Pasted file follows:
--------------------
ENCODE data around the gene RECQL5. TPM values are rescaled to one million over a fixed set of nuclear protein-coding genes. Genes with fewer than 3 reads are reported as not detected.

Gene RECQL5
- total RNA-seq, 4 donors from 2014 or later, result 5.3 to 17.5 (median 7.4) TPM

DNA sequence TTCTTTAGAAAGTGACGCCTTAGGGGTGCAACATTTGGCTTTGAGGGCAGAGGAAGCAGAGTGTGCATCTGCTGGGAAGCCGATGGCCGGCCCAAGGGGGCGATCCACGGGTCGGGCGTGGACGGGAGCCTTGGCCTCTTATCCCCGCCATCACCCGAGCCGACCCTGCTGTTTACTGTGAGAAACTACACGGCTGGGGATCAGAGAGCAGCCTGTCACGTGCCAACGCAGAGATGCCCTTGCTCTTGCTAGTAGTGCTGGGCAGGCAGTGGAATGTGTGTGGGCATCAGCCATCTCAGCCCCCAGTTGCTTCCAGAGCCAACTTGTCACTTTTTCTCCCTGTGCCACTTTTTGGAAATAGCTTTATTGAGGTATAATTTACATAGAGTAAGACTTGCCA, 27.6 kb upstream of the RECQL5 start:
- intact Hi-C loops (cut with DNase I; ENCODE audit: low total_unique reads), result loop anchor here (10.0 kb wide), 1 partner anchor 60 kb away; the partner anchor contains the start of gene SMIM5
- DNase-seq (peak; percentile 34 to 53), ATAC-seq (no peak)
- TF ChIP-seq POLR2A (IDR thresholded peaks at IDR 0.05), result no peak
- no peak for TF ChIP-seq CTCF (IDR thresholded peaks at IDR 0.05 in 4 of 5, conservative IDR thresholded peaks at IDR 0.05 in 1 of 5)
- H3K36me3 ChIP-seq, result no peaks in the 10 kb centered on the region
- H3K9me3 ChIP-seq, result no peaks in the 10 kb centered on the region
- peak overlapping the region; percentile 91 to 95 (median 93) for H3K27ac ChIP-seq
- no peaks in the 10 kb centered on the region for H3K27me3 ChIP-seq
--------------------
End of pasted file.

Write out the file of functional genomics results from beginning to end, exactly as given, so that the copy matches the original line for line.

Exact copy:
ENCODE data around the gene RECQL5. TPM values are rescaled to one million over a fixed set of nuclear protein-coding genes. Genes with fewer than 3 reads are reported as not detected.

Gene RECQL5
- total RNA-seq, 4 donors from 2014 or later, result 5.3 to 17.5 (median 7.4) TPM

DNA sequence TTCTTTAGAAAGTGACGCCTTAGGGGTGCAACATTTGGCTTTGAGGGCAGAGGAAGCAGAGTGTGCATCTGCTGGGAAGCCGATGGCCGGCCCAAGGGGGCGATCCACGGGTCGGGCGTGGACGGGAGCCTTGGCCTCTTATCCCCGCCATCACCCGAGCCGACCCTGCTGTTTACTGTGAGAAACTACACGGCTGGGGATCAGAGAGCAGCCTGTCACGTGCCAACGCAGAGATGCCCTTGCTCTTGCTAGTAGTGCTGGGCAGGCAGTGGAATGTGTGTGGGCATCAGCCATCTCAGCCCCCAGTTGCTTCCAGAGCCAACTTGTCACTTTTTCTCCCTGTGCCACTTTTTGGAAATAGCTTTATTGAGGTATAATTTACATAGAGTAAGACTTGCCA, 27.6 kb upstream of the RECQL5 start:
- intact Hi-C loops (cut with DNase I; ENCODE audit: low total_unique reads), result loop anchor here (10.0 kb wide), 1 partner anchor 60 kb away; the partner anchor contains the start of gene SMIM5
- DNase-seq (peak; percentile 34 to 53), ATAC-seq (no peak)
- TF ChIP-seq POLR2A (IDR thresholded peaks at IDR 0.05), result no peak
- no peak for TF ChIP-seq CTCF (IDR thresholded peaks at IDR 0.05 in 4 of 5, conservative IDR thresholded peaks at IDR 0.05 in 1 of 5)
- H3K36me3 ChIP-seq, result no peaks in the 10 kb centered on the region
- H3K9me3 ChIP-seq, result no peaks in the 10 kb centered on the region
- peak overlapping the region; percentile 91 to 95 (median 93) for H3K27ac ChIP-seq
- no peaks in the 10 kb centered on the region for H3K27me3 ChIP-seq